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Module 1: Introduction to Samuel Coleridge

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Tenets of Romanticism

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English - Tenets of Romanticism

Tenets of Romanticism

The Romantics proclaimed the power of the individual self, and celebrated
the power of the individual, as opposed to the "social Man" that the Age of
Reason had appreciated. Following from this came the notion that the artist
was often his/her own best subject, particularly in poetry. Artists were
celebrated as godlike figures in the Romantic vision.

Lord Byron

Among the great English Romantic poets were Blake, Wordsworth, Coleridge,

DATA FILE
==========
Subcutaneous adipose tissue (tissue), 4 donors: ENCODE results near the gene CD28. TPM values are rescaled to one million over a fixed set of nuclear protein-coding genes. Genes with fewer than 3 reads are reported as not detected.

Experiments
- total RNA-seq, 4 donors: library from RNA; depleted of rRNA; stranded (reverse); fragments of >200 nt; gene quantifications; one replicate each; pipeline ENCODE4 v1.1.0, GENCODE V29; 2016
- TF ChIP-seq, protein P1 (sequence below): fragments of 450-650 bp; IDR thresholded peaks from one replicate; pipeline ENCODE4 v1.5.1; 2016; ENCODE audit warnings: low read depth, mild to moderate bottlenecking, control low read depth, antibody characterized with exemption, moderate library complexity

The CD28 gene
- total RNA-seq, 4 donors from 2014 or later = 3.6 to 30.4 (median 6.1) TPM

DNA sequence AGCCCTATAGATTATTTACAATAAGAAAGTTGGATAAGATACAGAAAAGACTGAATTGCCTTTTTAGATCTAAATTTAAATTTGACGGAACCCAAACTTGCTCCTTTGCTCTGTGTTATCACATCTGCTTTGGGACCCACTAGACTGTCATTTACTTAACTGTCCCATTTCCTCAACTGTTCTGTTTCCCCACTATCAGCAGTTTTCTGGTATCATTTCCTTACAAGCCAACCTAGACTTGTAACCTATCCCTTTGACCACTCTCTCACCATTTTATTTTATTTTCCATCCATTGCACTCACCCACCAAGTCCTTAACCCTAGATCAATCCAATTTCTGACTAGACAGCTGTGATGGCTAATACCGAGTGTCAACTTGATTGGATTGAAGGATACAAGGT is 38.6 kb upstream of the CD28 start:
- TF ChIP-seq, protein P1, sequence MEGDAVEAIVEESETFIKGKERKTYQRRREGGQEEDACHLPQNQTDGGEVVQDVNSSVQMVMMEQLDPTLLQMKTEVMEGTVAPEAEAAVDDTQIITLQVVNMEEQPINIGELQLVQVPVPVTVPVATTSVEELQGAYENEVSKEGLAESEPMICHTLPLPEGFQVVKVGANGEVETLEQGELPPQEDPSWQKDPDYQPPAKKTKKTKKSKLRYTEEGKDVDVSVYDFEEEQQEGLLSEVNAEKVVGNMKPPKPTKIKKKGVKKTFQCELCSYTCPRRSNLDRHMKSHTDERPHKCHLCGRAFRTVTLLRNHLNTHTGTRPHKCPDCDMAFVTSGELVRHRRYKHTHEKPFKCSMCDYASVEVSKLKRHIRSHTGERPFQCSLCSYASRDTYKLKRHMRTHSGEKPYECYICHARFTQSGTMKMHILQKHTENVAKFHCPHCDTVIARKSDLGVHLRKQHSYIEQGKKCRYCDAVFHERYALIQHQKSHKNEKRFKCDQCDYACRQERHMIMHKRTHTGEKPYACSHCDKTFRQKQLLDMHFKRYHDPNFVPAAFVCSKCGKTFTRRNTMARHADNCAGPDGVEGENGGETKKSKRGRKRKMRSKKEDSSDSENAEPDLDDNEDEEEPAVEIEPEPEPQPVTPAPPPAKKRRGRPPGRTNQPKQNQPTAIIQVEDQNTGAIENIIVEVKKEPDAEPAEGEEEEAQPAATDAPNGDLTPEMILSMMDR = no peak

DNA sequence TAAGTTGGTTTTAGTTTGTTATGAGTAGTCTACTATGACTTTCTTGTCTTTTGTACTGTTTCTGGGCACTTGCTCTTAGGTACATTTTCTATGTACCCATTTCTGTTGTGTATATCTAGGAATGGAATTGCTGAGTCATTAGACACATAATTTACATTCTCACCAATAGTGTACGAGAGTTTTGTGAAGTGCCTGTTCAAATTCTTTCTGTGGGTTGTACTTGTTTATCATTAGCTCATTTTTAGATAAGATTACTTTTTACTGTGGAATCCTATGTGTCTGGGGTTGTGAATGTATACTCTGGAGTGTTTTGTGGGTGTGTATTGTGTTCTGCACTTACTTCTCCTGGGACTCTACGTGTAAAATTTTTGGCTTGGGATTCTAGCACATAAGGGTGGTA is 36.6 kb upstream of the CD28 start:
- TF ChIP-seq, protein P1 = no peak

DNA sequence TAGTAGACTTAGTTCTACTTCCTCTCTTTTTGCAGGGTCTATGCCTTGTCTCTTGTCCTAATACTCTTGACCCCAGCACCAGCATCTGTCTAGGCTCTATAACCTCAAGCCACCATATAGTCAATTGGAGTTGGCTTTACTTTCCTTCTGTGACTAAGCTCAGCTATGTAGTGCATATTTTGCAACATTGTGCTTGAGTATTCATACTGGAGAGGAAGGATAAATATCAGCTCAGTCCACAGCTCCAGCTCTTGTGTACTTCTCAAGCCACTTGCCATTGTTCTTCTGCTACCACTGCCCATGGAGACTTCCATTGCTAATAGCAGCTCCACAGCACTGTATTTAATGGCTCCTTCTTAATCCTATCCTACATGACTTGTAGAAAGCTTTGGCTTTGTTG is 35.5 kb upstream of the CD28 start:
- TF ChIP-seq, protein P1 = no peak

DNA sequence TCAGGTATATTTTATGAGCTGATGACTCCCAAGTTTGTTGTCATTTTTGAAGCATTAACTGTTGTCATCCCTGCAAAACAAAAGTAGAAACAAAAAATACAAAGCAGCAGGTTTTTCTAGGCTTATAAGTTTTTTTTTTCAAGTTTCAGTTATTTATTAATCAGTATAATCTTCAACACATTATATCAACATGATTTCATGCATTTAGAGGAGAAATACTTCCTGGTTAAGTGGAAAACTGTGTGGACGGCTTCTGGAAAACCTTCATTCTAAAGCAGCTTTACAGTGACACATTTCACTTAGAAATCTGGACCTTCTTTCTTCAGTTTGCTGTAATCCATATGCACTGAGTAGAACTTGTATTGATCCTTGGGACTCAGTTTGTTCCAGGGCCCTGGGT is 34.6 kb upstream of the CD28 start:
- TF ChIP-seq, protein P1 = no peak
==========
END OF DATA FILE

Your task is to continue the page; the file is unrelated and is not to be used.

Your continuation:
Shelley, Byron and Keats. Each wrote a manifesto of his poetic philosophy,
but perhaps a couple of brief extracts from Wordsworth and Coleridge will
help make the main tenets of their Romanticism clear.

WORDSWORTH:
* Poetry should be like prose and adopt the "real language of men"
* Poetry originates in "the spontaneous overflow of powerful feelings"

COLERIDGE
* The two cardinal points of poetry are; "the power of exciting the
sympathy of the reader by a faithful adherence to the truth of nature, and
the power of giving the interest of novelty by the modifying colours of the
imagination. The sudden charm, which accidents of light and shade, which
moon-light or sunset diffused over a known and familiar landscape, appeared
to represent the practicability of combining both. These are the poetry of
nature."
*A poem is that species of composition, which is opposed to the works of
science, by proposing for its immediate object pleasure, not truth.

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